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Abortion Is Beyond The Point In Controversial Surrogacy Case

Christopher Robinson |
March 10, 2013 | 4:31 p.m. PDT


Of all the issues involved in this case, abortion is not one of them. (Toby Hudson, Wikimedia Commons)
Of all the issues involved in this case, abortion is not one of them. (Toby Hudson, Wikimedia Commons)
There are numerous issues involved in the story of surrogate mother Crystal Kelley and the baby she gave birth to, but in this instance abortion is not one of them. Kelley, a commercial surrogate mother, was halfway through a pregnancy when an ultrasound revealed that the fetus growing inside her would have severe, life-threatening birth defects.

The fetus’ biological parents told Kelley to terminate the pregnancy because they did not want to bring into the world a child who would have to endure so much physical suffering, were she even to survive. Kelley refused.

The couple launched a legal battle that resulted in Kelley moving with her two children from Connecticut to Michigan, which has surrogate laws that favor the physically pregnant woman. Knowing that Kelley was in a financial bind, the couple offered her $10,000 for the abortion, which she counter-offered with $15,000, but ultimately still refused. It was then revealed that the couple had used a donated egg, meaning that the baby was only genetically related to the father and further complicating the situation.

The story generated a strong response from the national media, who were quick to frame it around the abortion debate, “The story of Baby S., as she has been called, is about who has the right to choose whether someone lives or dies and what 'quality of life' really means — the heart of the matter of the abortion issue,” wrote reporter Aly Neel in a Washington Post editorial on Wednesday.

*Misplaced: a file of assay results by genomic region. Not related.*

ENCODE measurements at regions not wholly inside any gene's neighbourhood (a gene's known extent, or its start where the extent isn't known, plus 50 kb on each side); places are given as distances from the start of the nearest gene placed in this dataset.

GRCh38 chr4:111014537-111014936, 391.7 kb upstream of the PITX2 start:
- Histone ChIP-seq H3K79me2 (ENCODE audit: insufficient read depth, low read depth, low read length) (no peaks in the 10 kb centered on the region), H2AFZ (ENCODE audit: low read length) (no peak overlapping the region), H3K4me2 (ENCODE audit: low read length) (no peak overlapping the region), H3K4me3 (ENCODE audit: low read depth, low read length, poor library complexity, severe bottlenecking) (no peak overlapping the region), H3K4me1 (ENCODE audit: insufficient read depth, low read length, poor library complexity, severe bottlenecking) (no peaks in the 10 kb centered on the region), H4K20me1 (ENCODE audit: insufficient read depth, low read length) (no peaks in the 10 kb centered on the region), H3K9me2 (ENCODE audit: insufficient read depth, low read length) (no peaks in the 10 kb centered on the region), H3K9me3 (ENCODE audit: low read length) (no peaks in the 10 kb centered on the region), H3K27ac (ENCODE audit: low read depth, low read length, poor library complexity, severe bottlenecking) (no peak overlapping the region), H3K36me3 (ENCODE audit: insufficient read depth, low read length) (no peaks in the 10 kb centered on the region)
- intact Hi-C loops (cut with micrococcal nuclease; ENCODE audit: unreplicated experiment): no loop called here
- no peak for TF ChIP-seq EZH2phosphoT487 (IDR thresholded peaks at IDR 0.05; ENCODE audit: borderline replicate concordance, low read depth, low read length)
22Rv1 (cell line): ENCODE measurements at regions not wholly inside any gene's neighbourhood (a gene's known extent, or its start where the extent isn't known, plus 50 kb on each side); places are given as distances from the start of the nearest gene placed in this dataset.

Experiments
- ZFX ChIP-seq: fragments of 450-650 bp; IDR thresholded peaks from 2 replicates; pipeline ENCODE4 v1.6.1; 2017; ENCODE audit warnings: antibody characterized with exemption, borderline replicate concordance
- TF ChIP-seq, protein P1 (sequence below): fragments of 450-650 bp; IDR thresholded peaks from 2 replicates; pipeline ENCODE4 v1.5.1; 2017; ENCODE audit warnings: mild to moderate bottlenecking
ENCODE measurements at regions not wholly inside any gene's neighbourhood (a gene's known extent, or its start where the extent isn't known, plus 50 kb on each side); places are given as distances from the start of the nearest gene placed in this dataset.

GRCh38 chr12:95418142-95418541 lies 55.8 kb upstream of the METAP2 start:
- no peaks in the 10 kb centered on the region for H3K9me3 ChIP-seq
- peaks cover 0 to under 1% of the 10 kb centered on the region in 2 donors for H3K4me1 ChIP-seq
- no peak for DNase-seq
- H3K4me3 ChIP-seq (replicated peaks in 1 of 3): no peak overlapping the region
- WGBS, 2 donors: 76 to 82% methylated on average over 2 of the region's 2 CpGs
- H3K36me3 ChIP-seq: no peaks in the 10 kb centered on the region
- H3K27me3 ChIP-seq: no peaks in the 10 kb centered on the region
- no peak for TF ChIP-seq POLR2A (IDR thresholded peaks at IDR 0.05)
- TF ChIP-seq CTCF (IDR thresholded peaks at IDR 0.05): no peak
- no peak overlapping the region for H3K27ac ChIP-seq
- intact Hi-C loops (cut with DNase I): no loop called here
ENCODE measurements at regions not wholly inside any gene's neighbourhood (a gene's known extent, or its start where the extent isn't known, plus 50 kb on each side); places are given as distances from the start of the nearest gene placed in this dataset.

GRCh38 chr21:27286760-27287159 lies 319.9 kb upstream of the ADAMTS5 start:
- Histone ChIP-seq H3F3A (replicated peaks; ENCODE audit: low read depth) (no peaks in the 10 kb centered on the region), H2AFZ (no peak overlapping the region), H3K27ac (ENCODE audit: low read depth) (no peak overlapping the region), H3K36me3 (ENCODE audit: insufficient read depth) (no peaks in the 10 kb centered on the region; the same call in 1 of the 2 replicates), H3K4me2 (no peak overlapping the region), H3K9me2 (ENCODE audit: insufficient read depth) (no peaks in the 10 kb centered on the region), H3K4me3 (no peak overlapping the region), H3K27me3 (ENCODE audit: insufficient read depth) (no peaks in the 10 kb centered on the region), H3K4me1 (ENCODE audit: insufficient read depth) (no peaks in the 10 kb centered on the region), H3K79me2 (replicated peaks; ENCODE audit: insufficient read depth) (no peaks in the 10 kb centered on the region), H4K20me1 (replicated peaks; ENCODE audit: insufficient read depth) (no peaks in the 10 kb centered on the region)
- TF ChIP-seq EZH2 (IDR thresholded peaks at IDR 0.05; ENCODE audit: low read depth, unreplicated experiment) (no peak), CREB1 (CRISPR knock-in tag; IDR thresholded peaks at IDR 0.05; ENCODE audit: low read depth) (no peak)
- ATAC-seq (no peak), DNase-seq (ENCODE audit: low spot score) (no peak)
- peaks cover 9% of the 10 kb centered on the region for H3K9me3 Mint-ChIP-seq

Not only is this a complete misinterpretation of the “heart of the matter of the abortion issue,” but a misunderstanding of what is really important, and what society should take note of, with regard to surrogate pregnancies.

First, let’s get something straight: abortion is not about “the right to choose whether someone lives or dies”; it is about a woman’s right to choose what she wants to do with her body. The “live or die” argument is a logical fallacy constantly touted by political groups trying to turn back the clock on women’s rights. In 1973, the Supreme Court of the United States upheld a woman’s right to choose in Roe v. Wade. End of story, plain and simple.

Now to the real issue, surrogate pregnancy. There are several problems and inconsistencies that, if corrected, could avert similar situations in the future. The United States does not have a uniform policy of surrogate pregnancy. This means that all 50 states could potentially have 50 different laws about the rights of a surrogate mother. In Connecticut, the decision making belonged to the biological parents of the fetus, but in Michigan that right went to Crystal Kelley.

We live in a modern age when technology allows us to make advances, such as surrogate pregnancy. However, with such power comes the need for responsibility. Although states’ rights are important, in the case of surrogate pregnancy we must have a unified national policy that is consistent with existing rights. A woman has the right to choose what to do with her body, so while a fetus is growing inside a surrogate mother, she must have the full responsibility for it.

There must also be greater stringency over who may become a surrogate mother, especially if the woman is being paid to do so in a commercial surrogacy. Crystal Kelley was an unemployed mother of two children who sought to be a surrogate because she needed money. Someone who is in dire straits straits financially is not fit to be a surrogate, because of the potential to allow money override their otherwise informed decision making.

This time, the issue is not abortion. The issue is surrogacy.


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